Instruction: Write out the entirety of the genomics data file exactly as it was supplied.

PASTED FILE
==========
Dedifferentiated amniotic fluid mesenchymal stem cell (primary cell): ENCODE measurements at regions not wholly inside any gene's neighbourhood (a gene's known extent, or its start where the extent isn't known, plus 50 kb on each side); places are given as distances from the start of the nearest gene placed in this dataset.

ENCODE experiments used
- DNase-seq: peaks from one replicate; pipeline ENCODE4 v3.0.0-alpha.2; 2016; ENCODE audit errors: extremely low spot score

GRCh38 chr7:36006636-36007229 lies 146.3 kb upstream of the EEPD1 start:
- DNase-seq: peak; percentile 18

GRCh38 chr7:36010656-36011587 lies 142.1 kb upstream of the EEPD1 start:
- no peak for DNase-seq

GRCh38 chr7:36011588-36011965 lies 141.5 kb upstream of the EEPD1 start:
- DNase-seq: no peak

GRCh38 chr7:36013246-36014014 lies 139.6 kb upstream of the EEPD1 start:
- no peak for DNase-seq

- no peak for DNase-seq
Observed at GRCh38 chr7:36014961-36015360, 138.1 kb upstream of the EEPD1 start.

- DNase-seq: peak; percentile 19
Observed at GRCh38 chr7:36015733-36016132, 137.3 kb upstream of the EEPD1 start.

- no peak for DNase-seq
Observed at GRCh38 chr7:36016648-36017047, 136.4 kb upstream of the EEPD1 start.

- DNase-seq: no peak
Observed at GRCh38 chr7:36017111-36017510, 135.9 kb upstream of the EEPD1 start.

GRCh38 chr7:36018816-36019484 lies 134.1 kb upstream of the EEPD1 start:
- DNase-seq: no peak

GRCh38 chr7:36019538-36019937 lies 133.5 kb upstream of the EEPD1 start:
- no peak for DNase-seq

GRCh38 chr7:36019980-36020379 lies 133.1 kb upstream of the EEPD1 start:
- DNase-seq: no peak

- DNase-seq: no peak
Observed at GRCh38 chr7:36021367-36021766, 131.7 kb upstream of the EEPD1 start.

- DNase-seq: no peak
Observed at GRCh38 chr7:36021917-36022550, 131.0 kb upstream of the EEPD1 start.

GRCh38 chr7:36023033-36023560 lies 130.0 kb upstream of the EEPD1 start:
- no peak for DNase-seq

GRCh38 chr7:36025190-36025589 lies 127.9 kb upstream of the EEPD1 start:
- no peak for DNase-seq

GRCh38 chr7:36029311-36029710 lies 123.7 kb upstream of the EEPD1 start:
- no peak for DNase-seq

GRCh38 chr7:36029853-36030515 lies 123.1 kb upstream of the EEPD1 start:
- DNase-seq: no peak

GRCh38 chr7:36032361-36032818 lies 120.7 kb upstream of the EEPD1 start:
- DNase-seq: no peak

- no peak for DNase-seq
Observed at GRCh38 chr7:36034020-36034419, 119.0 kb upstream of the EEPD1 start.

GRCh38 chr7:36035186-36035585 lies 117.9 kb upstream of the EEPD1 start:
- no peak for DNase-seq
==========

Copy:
Dedifferentiated amniotic fluid mesenchymal stem cell (primary cell): ENCODE measurements at regions not wholly inside any gene's neighbourhood (a gene's known extent, or its start where the extent isn't known, plus 50 kb on each side); places are given as distances from the start of the nearest gene placed in this dataset.

ENCODE experiments used
- DNase-seq: peaks from one replicate; pipeline ENCODE4 v3.0.0-alpha.2; 2016; ENCODE audit errors: extremely low spot score

GRCh38 chr7:36006636-36007229 lies 146.3 kb upstream of the EEPD1 start:
- DNase-seq: peak; percentile 18

GRCh38 chr7:36010656-36011587 lies 142.1 kb upstream of the EEPD1 start:
- no peak for DNase-seq

GRCh38 chr7:36011588-36011965 lies 141.5 kb upstream of the EEPD1 start:
- DNase-seq: no peak

GRCh38 chr7:36013246-36014014 lies 139.6 kb upstream of the EEPD1 start:
- no peak for DNase-seq

- no peak for DNase-seq
Observed at GRCh38 chr7:36014961-36015360, 138.1 kb upstream of the EEPD1 start.

- DNase-seq: peak; percentile 19
Observed at GRCh38 chr7:36015733-36016132, 137.3 kb upstream of the EEPD1 start.

- no peak for DNase-seq
Observed at GRCh38 chr7:36016648-36017047, 136.4 kb upstream of the EEPD1 start.

- DNase-seq: no peak
Observed at GRCh38 chr7:36017111-36017510, 135.9 kb upstream of the EEPD1 start.

GRCh38 chr7:36018816-36019484 lies 134.1 kb upstream of the EEPD1 start:
- DNase-seq: no peak

GRCh38 chr7:36019538-36019937 lies 133.5 kb upstream of the EEPD1 start:
- no peak for DNase-seq

GRCh38 chr7:36019980-36020379 lies 133.1 kb upstream of the EEPD1 start:
- DNase-seq: no peak

- DNase-seq: no peak
Observed at GRCh38 chr7:36021367-36021766, 131.7 kb upstream of the EEPD1 start.

- DNase-seq: no peak
Observed at GRCh38 chr7:36021917-36022550, 131.0 kb upstream of the EEPD1 start.

GRCh38 chr7:36023033-36023560 lies 130.0 kb upstream of the EEPD1 start:
- no peak for DNase-seq

GRCh38 chr7:36025190-36025589 lies 127.9 kb upstream of the EEPD1 start:
- no peak for DNase-seq

GRCh38 chr7:36029311-36029710 lies 123.7 kb upstream of the EEPD1 start:
- no peak for DNase-seq

GRCh38 chr7:36029853-36030515 lies 123.1 kb upstream of the EEPD1 start:
- DNase-seq: no peak

GRCh38 chr7:36032361-36032818 lies 120.7 kb upstream of the EEPD1 start:
- DNase-seq: no peak

- no peak for DNase-seq
Observed at GRCh38 chr7:36034020-36034419, 119.0 kb upstream of the EEPD1 start.

GRCh38 chr7:36035186-36035585 lies 117.9 kb upstream of the EEPD1 start:
- no peak for DNase-seq